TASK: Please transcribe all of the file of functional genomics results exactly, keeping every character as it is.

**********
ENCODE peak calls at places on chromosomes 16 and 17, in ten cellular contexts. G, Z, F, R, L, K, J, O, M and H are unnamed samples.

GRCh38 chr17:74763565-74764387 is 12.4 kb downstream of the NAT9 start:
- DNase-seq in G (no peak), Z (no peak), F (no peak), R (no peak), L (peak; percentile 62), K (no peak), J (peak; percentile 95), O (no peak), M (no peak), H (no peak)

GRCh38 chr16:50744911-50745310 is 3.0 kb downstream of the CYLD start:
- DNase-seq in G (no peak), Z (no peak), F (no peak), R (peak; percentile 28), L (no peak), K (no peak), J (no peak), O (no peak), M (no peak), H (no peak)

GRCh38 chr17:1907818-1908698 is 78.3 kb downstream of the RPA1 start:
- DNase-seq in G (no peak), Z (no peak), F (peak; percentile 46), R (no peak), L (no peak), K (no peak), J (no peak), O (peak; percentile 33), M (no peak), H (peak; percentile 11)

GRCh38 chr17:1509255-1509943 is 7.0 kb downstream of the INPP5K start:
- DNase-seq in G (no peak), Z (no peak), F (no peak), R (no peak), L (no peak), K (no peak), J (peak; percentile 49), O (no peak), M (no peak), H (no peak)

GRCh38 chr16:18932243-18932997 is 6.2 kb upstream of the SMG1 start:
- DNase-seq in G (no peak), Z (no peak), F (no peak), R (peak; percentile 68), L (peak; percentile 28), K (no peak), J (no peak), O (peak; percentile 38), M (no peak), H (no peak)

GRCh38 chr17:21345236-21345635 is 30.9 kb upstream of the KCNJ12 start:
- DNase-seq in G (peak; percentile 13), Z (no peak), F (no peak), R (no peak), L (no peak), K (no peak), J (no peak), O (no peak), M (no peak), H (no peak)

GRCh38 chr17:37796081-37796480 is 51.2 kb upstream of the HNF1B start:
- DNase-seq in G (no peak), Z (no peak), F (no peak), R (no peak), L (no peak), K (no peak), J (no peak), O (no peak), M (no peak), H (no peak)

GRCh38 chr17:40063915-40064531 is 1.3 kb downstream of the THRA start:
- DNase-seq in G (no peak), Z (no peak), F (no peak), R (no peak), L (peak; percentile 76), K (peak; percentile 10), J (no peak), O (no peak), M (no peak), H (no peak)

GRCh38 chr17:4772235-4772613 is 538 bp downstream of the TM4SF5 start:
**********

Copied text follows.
ENCODE peak calls at places on chromosomes 16 and 17, in ten cellular contexts. G, Z, F, R, L, K, J, O, M and H are unnamed samples.

GRCh38 chr17:74763565-74764387 is 12.4 kb downstream of the NAT9 start:
- DNase-seq in G (no peak), Z (no peak), F (no peak), R (no peak), L (peak; percentile 62), K (no peak), J (peak; percentile 95), O (no peak), M (no peak), H (no peak)

GRCh38 chr16:50744911-50745310 is 3.0 kb downstream of the CYLD start:
- DNase-seq in G (no peak), Z (no peak), F (no peak), R (peak; percentile 28), L (no peak), K (no peak), J (no peak), O (no peak), M (no peak), H (no peak)

GRCh38 chr17:1907818-1908698 is 78.3 kb downstream of the RPA1 start:
- DNase-seq in G (no peak), Z (no peak), F (peak; percentile 46), R (no peak), L (no peak), K (no peak), J (no peak), O (peak; percentile 33), M (no peak), H (peak; percentile 11)

GRCh38 chr17:1509255-1509943 is 7.0 kb downstream of the INPP5K start:
- DNase-seq in G (no peak), Z (no peak), F (no peak), R (no peak), L (no peak), K (no peak), J (peak; percentile 49), O (no peak), M (no peak), H (no peak)

GRCh38 chr16:18932243-18932997 is 6.2 kb upstream of the SMG1 start:
- DNase-seq in G (no peak), Z (no peak), F (no peak), R (peak; percentile 68), L (peak; percentile 28), K (no peak), J (no peak), O (peak; percentile 38), M (no peak), H (no peak)

GRCh38 chr17:21345236-21345635 is 30.9 kb upstream of the KCNJ12 start:
- DNase-seq in G (peak; percentile 13), Z (no peak), F (no peak), R (no peak), L (no peak), K (no peak), J (no peak), O (no peak), M (no peak), H (no peak)

GRCh38 chr17:37796081-37796480 is 51.2 kb upstream of the HNF1B start:
- DNase-seq in G (no peak), Z (no peak), F (no peak), R (no peak), L (no peak), K (no peak), J (no peak), O (no peak), M (no peak), H (no peak)

GRCh38 chr17:40063915-40064531 is 1.3 kb downstream of the THRA start:
- DNase-seq in G (no peak), Z (no peak), F (no peak), R (no peak), L (peak; percentile 76), K (peak; percentile 10), J (no peak), O (no peak), M (no peak), H (no peak)

GRCh38 chr17:4772235-4772613 is 538 bp downstream of the TM4SF5 start: